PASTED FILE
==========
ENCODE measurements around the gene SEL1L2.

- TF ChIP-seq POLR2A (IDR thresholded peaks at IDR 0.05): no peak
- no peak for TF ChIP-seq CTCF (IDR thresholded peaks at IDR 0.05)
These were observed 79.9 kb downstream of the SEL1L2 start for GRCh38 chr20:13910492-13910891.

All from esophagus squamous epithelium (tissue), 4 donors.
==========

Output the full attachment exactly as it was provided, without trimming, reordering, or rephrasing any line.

ENCODE measurements around the gene SEL1L2.

- TF ChIP-seq POLR2A (IDR thresholded peaks at IDR 0.05): no peak
- no peak for TF ChIP-seq CTCF (IDR thresholded peaks at IDR 0.05)
These were observed 79.9 kb downstream of the SEL1L2 start for GRCh38 chr20:13910492-13910891.

All from esophagus squamous epithelium (tissue), 4 donors.